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Composer Paul Englishby on What Luther and Queen Elizabeth Have in Common

If you haven't watched BBC America series Luther, we recommend you put that on your watch list. The show stars a sensational Idris Elba as the titular detective, a near-genuis whose skill at solving crimes is almost undone by his violent passion. The show's a potent mixture of brains and brawn, which Elba carries with ease. We recently had the chance to chat with the artist responsible for the cult series’ hauntingly edgy score, Paul Englishby. One of the most renowned and prolific composers and music directors working, Englishby’s influence spans the gamut from television, to film, to the Piccadilly, Broadway and Royal Shakespeare Company (RSC) stages, on to dance and concert halls.

Englishby received the Emmy Award in 2012 for “Outstanding Original Main Title Theme Music” in a Movie or Miniseries for David Hare’s Page Eight. He has received critical acclaim for such films as Miss Pettigrew Lives for a Day and the Oscar nominated film, An Education. Englishby’s brilliant score for the recently released A Royal Night Out meshed the big band sound of World War II with the traditional sonic trappings of the British Monarchy, bringing a unique insight and a bit of whimsy to a semi-autobiographical look at the young Queen Elizabeth. His score for the BBC adaptation of the series The Musketeers has brought a new level of excitement to Andre Dumas’ classic story.

Here is our interview with Paul Englishby, edited for length.

Few composers have produced a body of work comparable with yours in breadth of vehicles, depth, modality, and genre. How do you go about choosing a project?

I guess it is sort of like a stone that gathers moss slowly. You know it takes quite a while. You get relationships with directors. For example in the theater I work quite a lot with Greg Doran and the RSC; I have been working with him for about 10 years now. He has gone on from being an associate director to running the place. He is now the artistic director. That is a really fruitful relationship.  So, sometimes it is relationship that you’ve had, and hopefully done a good job and been personable, and they ask you back. I have an agent like everyone else. Things come up and sometimes people ask for me by name because what they have heard that I have done. Or they will put me up for things that I see – I say I really fancy that; could you chase that down please. The rule of thumb for me is you got to do the best job you can possibly do on every single gig, however small, because you never know where that director is going to go or do next. You are as good as our last job really. That is the way I go about it.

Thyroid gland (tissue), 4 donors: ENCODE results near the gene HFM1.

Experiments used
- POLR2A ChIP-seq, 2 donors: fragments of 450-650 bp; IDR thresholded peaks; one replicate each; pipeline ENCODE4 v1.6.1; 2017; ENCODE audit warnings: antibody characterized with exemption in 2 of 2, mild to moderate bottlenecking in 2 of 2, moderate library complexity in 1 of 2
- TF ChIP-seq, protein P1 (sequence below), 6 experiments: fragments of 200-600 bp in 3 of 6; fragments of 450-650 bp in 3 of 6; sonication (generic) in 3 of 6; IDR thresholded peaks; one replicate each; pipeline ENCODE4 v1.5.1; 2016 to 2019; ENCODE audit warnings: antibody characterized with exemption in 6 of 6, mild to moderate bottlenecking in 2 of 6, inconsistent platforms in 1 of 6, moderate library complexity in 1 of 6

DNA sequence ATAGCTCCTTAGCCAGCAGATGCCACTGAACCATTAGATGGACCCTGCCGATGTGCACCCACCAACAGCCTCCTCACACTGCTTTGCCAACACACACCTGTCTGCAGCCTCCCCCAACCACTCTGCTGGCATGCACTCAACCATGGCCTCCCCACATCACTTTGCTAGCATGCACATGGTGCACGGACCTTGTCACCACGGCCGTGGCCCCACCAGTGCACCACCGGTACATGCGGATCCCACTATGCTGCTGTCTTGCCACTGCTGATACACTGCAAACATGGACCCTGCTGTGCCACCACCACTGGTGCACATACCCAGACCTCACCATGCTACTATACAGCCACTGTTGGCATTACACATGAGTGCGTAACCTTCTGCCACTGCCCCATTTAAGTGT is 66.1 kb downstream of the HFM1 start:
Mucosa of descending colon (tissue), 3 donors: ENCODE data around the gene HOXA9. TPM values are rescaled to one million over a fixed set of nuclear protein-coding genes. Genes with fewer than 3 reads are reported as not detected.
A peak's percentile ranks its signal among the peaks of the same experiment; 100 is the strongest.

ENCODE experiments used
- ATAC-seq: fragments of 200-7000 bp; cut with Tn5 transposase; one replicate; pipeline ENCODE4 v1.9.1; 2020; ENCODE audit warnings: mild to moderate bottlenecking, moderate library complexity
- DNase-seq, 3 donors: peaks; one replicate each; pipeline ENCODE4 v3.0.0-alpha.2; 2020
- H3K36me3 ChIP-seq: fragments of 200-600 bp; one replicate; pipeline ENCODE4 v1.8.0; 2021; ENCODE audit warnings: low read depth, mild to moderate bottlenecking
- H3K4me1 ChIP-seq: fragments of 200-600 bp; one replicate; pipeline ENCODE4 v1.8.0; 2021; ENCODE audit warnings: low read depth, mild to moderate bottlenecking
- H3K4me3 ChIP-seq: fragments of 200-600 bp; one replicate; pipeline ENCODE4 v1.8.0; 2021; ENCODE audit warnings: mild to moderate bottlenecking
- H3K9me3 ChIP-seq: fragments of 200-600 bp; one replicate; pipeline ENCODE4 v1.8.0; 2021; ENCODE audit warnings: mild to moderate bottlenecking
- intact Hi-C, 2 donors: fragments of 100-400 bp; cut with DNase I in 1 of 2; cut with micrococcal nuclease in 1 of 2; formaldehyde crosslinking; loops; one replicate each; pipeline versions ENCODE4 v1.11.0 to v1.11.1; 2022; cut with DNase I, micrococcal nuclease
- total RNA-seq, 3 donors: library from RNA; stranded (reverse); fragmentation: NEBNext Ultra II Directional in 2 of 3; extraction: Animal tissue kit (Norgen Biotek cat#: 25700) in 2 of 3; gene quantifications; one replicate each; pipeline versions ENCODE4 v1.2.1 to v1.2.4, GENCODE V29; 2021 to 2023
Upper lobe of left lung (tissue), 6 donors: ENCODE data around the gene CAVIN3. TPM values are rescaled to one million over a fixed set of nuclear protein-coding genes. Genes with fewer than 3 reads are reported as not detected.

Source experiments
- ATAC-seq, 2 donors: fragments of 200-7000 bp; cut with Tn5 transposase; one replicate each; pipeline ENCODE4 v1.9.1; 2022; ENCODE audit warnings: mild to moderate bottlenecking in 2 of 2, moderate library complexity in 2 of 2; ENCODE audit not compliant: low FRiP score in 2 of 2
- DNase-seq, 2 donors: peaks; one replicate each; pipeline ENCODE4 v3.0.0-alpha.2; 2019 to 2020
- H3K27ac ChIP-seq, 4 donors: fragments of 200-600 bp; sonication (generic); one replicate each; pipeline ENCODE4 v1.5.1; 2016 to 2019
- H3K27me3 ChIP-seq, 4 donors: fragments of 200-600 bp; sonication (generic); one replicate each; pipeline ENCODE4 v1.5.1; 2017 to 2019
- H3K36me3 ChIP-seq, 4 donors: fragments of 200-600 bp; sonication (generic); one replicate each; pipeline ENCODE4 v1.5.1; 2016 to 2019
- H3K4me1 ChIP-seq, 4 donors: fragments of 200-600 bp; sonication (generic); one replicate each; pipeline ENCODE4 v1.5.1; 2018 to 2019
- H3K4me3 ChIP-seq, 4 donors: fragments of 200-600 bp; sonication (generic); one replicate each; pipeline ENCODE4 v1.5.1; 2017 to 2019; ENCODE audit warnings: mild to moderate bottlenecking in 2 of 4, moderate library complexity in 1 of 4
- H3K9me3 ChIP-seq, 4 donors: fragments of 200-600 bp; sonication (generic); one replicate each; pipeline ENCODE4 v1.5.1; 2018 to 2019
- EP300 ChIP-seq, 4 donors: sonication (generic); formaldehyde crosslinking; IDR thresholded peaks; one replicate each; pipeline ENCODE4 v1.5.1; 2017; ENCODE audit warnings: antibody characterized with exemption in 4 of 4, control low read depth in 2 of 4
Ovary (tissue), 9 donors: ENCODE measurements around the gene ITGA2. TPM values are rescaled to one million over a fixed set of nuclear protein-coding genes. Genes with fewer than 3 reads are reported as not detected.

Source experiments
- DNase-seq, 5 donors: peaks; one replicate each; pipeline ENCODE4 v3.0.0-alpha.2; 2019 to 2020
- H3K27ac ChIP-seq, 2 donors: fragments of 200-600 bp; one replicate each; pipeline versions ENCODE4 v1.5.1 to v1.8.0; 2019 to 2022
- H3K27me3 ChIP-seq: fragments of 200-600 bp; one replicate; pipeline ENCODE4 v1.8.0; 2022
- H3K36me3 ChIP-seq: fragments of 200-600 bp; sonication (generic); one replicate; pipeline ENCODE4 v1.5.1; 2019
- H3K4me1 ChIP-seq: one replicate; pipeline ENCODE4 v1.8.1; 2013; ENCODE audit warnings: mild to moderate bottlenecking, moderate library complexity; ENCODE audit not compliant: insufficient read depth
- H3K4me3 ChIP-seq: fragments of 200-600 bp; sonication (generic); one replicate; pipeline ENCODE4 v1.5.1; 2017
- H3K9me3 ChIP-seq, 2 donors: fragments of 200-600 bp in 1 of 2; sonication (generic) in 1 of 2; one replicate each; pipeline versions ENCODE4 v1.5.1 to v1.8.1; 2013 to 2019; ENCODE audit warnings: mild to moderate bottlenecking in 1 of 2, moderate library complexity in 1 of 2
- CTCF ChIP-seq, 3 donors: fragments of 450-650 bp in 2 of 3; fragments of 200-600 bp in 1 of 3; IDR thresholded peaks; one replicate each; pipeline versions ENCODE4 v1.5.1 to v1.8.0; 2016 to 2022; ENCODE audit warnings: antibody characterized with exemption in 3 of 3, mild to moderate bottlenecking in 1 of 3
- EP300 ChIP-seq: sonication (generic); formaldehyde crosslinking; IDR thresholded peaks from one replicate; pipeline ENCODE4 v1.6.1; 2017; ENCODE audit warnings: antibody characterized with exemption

Do you have a preference for a particular medium – film, television or theater?

I think what I love is the mixture. I don’t think I could ever just sort of be just the TV/film composer or just the theater composer. It is great to sort of mix it up; they cross fertilize as well. I have learned a great deal about character and dramatic structure from working in theater and being in rehearsals. I have learned all about Shakespeare in the last 10 years. I have done half the cannon. It's just amazing. We have all read it in school and seen productions, but being in the rehearsal room and picking it apart is just amazing. 

Every production (theater) is different. It can be set in the present day; it can be set in the future. Each production has got a different angle so it is great to be part of that… and you get out of your studio. When I am doing TV and film I am basically in my studio most of the time on my own, scribbling away and sending stuff over the internet and getting notes back over email. So it is a nice to mix it up and get into a theater situation sometimes.

Do you approach theater and film/television the same or differently?

There is a sort of hands on, collaborative nature to theater. You are literary changing stuff during the first few performances until press night. You are working with the lights and the sounds and the direction and all the different departments. The whole thing is coming together and you're apart of that. It is a great sort of feeling of team work.

When you do something for screen, you're scoring a set thing. Although you are doing a lot of creative work at the beginning to find the tone and the sound with the director, once you are up and running you are basically on your own day to day. I absolutely love scoring for pictures, but it is a different discipline. 

Luther has become a cult hit in the U.S. Do you think about and write music differently for a series than a movie? With a movie you have a complete picture before you start. With a series the style of the music in the first episode has to carry you into years of the unknown.